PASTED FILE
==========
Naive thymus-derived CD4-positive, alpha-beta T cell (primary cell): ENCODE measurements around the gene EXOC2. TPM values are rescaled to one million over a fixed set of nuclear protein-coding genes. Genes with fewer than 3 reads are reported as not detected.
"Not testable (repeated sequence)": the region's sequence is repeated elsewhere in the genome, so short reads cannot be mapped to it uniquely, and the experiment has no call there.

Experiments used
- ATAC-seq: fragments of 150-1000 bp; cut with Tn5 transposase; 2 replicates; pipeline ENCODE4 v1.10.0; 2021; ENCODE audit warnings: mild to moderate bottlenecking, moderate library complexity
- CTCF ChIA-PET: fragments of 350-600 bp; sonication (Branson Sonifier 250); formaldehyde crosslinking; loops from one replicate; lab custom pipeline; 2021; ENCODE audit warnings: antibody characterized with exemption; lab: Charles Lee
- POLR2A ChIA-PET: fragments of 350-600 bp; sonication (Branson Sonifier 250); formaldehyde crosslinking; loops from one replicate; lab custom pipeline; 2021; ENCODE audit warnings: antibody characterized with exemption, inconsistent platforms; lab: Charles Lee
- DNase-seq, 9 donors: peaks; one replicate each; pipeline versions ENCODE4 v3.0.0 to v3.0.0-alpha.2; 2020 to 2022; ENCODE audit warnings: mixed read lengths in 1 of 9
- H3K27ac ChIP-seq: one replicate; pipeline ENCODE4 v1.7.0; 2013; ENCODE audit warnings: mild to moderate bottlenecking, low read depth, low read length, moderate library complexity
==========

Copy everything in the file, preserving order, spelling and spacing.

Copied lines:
Naive thymus-derived CD4-positive, alpha-beta T cell (primary cell): ENCODE measurements around the gene EXOC2. TPM values are rescaled to one million over a fixed set of nuclear protein-coding genes. Genes with fewer than 3 reads are reported as not detected.
"Not testable (repeated sequence)": the region's sequence is repeated elsewhere in the genome, so short reads cannot be mapped to it uniquely, and the experiment has no call there.

Experiments used
- ATAC-seq: fragments of 150-1000 bp; cut with Tn5 transposase; 2 replicates; pipeline ENCODE4 v1.10.0; 2021; ENCODE audit warnings: mild to moderate bottlenecking, moderate library complexity
- CTCF ChIA-PET: fragments of 350-600 bp; sonication (Branson Sonifier 250); formaldehyde crosslinking; loops from one replicate; lab custom pipeline; 2021; ENCODE audit warnings: antibody characterized with exemption; lab: Charles Lee
- POLR2A ChIA-PET: fragments of 350-600 bp; sonication (Branson Sonifier 250); formaldehyde crosslinking; loops from one replicate; lab custom pipeline; 2021; ENCODE audit warnings: antibody characterized with exemption, inconsistent platforms; lab: Charles Lee
- DNase-seq, 9 donors: peaks; one replicate each; pipeline versions ENCODE4 v3.0.0 to v3.0.0-alpha.2; 2020 to 2022; ENCODE audit warnings: mixed read lengths in 1 of 9
- H3K27ac ChIP-seq: one replicate; pipeline ENCODE4 v1.7.0; 2013; ENCODE audit warnings: mild to moderate bottlenecking, low read depth, low read length, moderate library complexity